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Effects of Dietary L-Carnitine and Protein Level on Plasma Carnitine, Energy and Carnitine Balance, and Carnitine Biosynthesis of 20 kg Pigs

  • Heo, K.N. (Department of Animal Science, North Carolina State University) ;
  • Odle, J. (Department of Animal Science, North Carolina State University) ;
  • Han, In K. (Department of Animal Science and Technology, Seoul National University)
  • Received : 2000.05.18
  • Accepted : 2000.08.18
  • Published : 2000.11.01

Abstract

Growing pigs (N=25; 18 kg) were used to study effects of L-carnitine and protein intake on plasma carnitine, energy and carnitine balance, and carnitine biosynthesis. Corn-soybean meal basal diets containing low or high protein (13.6% or 18%) were formulated so that protein accretion would be limited by metabolizable energy (ME). Each basal diet was supplemented with 0 or 500 mg/kg L-carnitine and limit fed to pigs for 10 d in a balance trial. Final carnitine concentration was compared with weight/age matched pigs measured on d 0 to calculate carnitine retention rates. Supplementation of carnitine increased (p<0.01) plasma free carnitine (by 250%), short-chain (by 160%) and long-chain acyl-carnitine concentrations (by 80%) irrespective of blood sampling time (p<0.01). The proportion of long-chain carnitine esters decreased by 40% (p<0.01) by carnitine supplementation; whereas, the proportion of short-chain acyl-carnitine concentration was not changed (p>0.10). All criteria of energy balance were unaffected by L-carnitine (p>0.10). Total body carnitine retention was increased by 450% over unsupplemented controls (p<0.01). Carnitine biosynthesis rates in pigs fed diets without L-carnitine were estimated at 6.71 and $10.63{\mu}mol{\cdot}kg^{-1}{\cdot}d^{-1}$ in low protein and high protein groups, respectively. In supplemented pigs, L-carnitine absorption and degradation in the intestinal tract was estimated at 30-40% and 60-70% of L-carnitine intake, respectively. High protein feeding effect did not affected plasma carnitine concentrations, carnitine biosynthesis or carnitine retention (p>0.10). We conclude that endogenous carnitine biosynthesis may be adequate to maintain sufficient tissue levels during growth, but that supplemental dietary carnitine (at 500 ppm) sufficiently increased plasma acyl-carnitine and total body carnitine.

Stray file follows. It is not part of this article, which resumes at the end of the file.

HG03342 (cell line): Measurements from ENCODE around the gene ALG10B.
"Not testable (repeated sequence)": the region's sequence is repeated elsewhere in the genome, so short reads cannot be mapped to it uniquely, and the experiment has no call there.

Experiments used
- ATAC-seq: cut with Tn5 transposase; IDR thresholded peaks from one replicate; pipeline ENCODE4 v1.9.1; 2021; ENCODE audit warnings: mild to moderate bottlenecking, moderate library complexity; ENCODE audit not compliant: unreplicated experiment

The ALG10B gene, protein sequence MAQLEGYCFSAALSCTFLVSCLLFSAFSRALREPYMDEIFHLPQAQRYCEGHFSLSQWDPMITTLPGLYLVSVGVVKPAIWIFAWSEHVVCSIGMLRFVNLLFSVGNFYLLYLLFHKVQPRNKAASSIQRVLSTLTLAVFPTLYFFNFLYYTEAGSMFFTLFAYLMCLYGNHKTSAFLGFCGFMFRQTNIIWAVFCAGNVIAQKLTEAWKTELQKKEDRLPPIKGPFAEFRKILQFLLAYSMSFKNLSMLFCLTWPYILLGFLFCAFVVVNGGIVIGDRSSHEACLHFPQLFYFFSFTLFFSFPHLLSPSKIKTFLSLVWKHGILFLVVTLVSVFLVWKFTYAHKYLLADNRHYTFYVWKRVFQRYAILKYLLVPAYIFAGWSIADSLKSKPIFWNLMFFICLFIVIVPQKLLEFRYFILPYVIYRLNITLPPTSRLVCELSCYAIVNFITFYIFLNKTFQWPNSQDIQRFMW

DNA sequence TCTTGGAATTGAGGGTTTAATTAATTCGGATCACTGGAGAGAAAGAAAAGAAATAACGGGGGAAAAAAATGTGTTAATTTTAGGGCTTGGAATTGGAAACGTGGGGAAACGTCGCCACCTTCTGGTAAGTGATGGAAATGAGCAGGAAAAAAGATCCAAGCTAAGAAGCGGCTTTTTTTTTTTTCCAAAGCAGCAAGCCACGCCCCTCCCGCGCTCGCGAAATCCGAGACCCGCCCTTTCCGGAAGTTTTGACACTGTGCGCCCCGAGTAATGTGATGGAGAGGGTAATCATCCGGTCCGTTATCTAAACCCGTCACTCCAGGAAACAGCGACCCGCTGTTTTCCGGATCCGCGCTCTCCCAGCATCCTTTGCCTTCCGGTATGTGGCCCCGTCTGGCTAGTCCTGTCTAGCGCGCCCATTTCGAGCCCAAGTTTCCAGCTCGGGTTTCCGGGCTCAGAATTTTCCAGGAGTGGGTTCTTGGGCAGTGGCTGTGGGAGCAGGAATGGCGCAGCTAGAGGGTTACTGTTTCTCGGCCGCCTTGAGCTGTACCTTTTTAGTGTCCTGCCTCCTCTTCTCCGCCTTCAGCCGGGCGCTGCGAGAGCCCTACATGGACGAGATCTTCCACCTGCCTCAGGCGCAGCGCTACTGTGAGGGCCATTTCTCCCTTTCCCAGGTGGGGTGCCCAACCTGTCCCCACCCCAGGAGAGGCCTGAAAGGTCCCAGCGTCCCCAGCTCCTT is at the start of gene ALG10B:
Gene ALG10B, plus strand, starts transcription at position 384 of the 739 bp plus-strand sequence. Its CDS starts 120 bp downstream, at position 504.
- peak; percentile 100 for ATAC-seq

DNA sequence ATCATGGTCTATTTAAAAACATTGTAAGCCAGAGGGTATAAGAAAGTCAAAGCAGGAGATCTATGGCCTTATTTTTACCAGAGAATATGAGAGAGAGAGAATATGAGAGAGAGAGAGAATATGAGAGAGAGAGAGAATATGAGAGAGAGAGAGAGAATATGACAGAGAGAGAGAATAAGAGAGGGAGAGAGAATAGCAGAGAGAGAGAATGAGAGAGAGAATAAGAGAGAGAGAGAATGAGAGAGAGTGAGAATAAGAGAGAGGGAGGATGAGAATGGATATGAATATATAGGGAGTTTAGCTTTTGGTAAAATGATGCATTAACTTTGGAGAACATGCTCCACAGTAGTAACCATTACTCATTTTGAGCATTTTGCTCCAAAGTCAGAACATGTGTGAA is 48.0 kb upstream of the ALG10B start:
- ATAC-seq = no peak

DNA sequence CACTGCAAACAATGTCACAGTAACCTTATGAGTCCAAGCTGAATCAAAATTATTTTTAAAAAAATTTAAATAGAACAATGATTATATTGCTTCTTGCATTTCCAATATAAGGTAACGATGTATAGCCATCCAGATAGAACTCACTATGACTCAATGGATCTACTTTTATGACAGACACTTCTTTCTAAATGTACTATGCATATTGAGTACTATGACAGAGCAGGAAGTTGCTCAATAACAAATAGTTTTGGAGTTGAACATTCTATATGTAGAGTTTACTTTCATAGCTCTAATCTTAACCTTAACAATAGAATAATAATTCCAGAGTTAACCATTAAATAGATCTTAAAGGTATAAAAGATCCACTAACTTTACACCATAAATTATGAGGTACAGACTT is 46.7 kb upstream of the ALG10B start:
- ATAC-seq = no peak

Keywords

Pigs;Plasma Carnitine;Energy Balance;Carnitine Balance;Carnitine Biosynthesis

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